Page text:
A newly launched face mask made of wool could help prevent a shortage of personal protective equipment (PPE) if there is another outbreak of COVID-19 in the country.
The masks - developed by the company Lanaco - were officially launched at a Parliament function on Tuesday evening with Agriculture Minister Damien O'Connor.
Demand for face masks and other PPE gear surged earlier this year before community transmission of COVID-19 was eliminated.
Although COVID-19 is currently under control in New Zealand, Director-General of Health Dr Ashley Bloomfield has warned that is likely to change at any time.
"It's not a matter of if, but when, we get this virus back in the community," Dr Bloomfield told The AM Show on Wednesday.
Nick Davenport, founder and director of sales and marketing at Lanaco, says his company has been working for years on developing face masks but the pandemic has "certainly blown the whole thing out of the water".
"We were focusing on global environmental air quality and other contaminants in the air which affects people's health negatively," Davenport told Magic Talk's Rural Today on Wednesday.
"This virus is just something much bigger and newer and more serious."
Last month the company's wool masks passed all testing for AS/NZS 1716 P2 level, the New Zealand equivalent of the N95 level in the US.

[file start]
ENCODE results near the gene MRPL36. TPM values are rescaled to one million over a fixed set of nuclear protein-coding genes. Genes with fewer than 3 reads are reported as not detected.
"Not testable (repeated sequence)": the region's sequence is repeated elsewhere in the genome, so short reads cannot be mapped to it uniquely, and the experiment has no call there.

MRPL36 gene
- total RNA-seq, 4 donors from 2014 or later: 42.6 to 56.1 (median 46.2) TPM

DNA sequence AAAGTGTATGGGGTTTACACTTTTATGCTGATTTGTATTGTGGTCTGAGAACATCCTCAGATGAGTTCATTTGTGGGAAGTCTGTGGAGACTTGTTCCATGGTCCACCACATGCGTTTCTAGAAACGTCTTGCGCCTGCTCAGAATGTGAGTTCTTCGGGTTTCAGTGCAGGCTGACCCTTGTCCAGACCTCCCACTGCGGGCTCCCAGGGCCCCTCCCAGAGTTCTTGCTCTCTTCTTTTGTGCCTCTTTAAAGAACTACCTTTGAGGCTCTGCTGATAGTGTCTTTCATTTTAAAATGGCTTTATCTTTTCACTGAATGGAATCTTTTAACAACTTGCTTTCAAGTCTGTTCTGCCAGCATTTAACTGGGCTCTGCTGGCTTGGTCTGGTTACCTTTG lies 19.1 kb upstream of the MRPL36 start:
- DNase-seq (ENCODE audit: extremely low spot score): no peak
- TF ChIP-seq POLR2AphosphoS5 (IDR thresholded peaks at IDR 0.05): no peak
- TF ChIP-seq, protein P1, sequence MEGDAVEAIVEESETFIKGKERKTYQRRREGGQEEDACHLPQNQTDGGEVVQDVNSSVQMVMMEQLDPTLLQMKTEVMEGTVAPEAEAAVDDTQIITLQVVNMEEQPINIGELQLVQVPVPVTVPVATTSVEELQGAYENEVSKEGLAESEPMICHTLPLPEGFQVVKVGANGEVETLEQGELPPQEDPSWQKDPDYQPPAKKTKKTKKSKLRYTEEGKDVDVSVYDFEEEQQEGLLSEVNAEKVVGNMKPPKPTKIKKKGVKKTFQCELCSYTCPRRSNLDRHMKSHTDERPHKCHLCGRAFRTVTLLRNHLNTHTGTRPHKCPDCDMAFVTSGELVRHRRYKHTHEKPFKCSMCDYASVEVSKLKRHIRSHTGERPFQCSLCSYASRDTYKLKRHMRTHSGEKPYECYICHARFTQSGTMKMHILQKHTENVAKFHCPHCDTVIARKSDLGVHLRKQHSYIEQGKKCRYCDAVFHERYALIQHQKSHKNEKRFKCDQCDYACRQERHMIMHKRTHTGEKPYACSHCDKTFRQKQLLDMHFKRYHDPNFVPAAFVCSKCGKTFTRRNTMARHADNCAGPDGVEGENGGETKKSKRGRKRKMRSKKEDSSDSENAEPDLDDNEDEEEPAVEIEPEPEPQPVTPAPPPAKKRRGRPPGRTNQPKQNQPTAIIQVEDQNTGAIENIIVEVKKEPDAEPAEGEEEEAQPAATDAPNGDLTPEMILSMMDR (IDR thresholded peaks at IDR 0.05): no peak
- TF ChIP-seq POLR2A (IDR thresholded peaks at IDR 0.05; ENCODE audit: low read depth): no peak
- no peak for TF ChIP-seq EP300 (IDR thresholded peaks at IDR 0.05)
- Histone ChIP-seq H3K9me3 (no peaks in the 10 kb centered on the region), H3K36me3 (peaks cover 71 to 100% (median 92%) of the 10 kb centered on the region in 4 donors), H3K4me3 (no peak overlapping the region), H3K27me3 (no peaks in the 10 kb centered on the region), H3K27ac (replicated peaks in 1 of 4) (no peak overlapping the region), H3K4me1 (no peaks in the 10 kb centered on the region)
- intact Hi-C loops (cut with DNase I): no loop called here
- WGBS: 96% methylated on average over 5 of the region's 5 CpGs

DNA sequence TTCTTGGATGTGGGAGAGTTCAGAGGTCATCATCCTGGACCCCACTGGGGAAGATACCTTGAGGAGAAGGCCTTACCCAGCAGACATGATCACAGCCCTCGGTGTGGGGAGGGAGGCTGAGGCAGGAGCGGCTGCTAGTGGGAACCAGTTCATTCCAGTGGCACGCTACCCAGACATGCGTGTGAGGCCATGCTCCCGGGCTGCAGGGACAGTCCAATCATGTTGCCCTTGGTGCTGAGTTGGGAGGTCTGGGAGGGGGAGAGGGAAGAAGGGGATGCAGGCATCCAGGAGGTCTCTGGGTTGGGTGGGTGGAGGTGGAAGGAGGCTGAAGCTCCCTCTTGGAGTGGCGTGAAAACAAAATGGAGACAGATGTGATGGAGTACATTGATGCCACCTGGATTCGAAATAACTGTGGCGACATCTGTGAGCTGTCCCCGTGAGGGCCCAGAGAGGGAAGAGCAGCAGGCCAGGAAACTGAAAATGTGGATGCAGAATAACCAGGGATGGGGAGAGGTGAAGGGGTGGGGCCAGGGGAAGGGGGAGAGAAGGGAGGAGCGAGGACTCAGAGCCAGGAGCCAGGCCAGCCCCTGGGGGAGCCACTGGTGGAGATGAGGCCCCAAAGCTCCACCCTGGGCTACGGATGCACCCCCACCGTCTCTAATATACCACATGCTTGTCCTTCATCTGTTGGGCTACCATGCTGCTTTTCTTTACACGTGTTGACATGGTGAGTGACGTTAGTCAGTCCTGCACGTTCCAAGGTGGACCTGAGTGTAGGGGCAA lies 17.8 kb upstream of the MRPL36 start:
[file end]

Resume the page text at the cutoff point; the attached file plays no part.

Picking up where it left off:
"That means it's suitable PPE for the frontline or people in the workplace," Davenport said.
The masks make use of wool's positively charged nature, which Davenport says "translates to an electrostatic filter which acts as a magnet to capture a whole range of particles in the air".
"It's naturally bacteria-static, so germs don't remain on it and it naturally absorbs toxins," he said.
"These are certified masks to protect people from external organisms as well as protecting other people from themselves."
Davenport says the masks are designed, engineered and built in New Zealand, using wool from specially selected flocks of sheep bred in Central Otago.
Lanaco's ability to produce masks entirely in New Zealand gives the country more security if there is another outbreak here.
And with the pandemic showing no signs of easing around the world, PPE remains highly sought after - so much so that the company is scaling up rapidly to meet overseas demand for its technology.
Despite wool being much more sustainable than synthetic alternatives, Davenport said the fibre was challenging to work with.
"Synthetic materials are cheap and consistent and animal products are expensive and variable - so we had to get a high level of performance from our product to compete against existing synthetic media," he told Rural Today.
As well as helping in the fight against COVID-19 in New Zealand, the company hopes the product will soon also be able to benefit our neighbouring countries.
"Now that we've established a supply chain in New Zealand it gives this country a great opportunity to both use that technology, use that opportunity and capability internally to protect New Zealand citizens but also use it to help to protect our Pacific partners and to develop a large-scale export market."